Presentation on theme: "P ARAGRAPHS TO C OMPOSITIONS Language Network Ch. 14."— Presentation transcript:
P ARAGRAPHS TO C OMPOSITIONS Language Network Ch. 14
C OMPOSITIONS A composition is a longer piece of writing that consists of at least several paragraphs. Like a paragraph, a composition has an overall purpose, which may be to describe, to narrate, to explain, or to persuade. We will focus primarily on expository (informative) compositions.
T HE P ARTS OF A C OMPOSITION The Introduction Begins the composition and tells what the composition is about. The most important part is the thesis statement, which gives the overall composition a purpose. The Body Presents ideas that support and expand on the thesis statement. The Conclusion Winds up the composition. It might restate the main idea, state the significance of the topic, or call readers to take a course of action.
C REATING A T HESIS S TATEMENT Develop a Controlling Idea Decide on a purpose for your composition (sometimes this is assigned to you). Think about what angle of your topic you would like to explore. Jot down a sentence that summarizes what you want to say. This is your controlling idea. Focus your thesis statement. Begin with a draft, and decide if it is too broad or too narrow, which can make a composition more difficult to write.
E FFECTIVE I NTRODUCTIONS An introduction should present the thesis statement and capture your reader’s attention. Try the following: Start with an Anecdote (a brief story) Use a Quotation (a repetition of someone’s exact words) Make a Surprising Statement Ask a Question (but make it engaging!)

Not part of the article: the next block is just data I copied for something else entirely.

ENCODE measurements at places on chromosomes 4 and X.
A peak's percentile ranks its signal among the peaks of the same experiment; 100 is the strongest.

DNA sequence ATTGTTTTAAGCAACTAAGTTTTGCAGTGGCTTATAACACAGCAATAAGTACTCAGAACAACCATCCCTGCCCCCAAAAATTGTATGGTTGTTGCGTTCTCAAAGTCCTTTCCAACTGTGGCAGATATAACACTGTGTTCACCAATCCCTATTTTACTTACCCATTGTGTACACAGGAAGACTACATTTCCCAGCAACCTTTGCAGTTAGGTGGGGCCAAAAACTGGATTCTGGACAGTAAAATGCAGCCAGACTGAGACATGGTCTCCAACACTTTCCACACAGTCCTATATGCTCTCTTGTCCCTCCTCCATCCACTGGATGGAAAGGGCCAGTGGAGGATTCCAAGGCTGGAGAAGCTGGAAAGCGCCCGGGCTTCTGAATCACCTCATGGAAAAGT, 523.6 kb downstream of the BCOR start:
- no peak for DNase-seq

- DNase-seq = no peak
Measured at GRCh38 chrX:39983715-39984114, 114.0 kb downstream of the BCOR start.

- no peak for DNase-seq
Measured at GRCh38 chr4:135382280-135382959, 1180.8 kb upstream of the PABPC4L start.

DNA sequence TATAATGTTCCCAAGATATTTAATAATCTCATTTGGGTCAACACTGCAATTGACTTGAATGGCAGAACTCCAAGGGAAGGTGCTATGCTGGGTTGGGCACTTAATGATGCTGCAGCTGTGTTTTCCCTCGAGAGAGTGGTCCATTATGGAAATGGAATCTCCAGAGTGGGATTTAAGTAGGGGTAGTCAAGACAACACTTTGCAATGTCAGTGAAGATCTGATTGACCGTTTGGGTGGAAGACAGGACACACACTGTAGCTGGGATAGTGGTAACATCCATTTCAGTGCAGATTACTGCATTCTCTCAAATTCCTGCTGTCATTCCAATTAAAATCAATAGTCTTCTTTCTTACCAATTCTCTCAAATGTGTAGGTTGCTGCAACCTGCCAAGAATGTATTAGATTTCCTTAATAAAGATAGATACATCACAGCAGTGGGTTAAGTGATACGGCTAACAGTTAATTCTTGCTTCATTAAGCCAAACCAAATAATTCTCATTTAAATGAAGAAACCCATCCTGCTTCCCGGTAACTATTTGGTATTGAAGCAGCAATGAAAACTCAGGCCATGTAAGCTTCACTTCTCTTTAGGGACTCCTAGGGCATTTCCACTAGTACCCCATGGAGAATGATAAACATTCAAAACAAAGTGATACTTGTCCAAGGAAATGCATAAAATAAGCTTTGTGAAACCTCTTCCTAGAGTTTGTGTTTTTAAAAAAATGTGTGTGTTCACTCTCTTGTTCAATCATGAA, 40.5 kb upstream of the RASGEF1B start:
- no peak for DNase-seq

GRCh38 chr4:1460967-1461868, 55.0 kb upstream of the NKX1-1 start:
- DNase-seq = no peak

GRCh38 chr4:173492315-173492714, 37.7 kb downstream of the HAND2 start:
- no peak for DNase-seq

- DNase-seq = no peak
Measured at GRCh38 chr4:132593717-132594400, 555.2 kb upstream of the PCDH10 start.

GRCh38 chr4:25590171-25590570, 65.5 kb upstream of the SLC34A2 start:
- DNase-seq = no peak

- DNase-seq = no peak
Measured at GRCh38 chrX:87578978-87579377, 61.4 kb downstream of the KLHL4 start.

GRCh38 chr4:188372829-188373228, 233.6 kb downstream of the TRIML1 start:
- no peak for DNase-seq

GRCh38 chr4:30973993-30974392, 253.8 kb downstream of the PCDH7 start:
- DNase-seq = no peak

T HE B ODY : U NITY A composition has unity when ideas appear in separate paragraphs and all of those ideas support the thesis statement. Try the following to achieve unity: Write your thesis statement. List your main ideas, along with supporting details for each one. Check to see that each main idea supports the thesis statement. Check that each supporting detail supports the appropriate main idea.
T HE B ODY : U NITY Create topic sentences for each paragraph using the main ideas. Write paragraphs that support each topic sentence. To break up long paragraphs, try to: Look for changes in focus. Look for events or steps. Look for unnecessary information.
T HE B ODY : C OHERENCE A composition has coherence when its parts appear in logical order and flow smoothly from one to the next. To create a good flow, use the following transitional methods: Transitional words and phrases, such as “later,” “that night,” and “then.” Repeated phrases Transitional sentences
W RITING THE C ONCLUSION The conclusion of your composition leaves a final impression with the reader. Use one of the following types of conclusions: Restate the Main Idea This is like a miniature summary of your composition. Call for Action Suggest or urge someone to do something about an issue. State the Significance Emphasize the importance of your topic to the reader.
A T IP FOR W RITERS You don’t have to write a composition from beginning to end. Some writers find it easier to start with a conclusion, and go from there. Many writers will write the body paragraphs first, and then write an introduction and conclusion.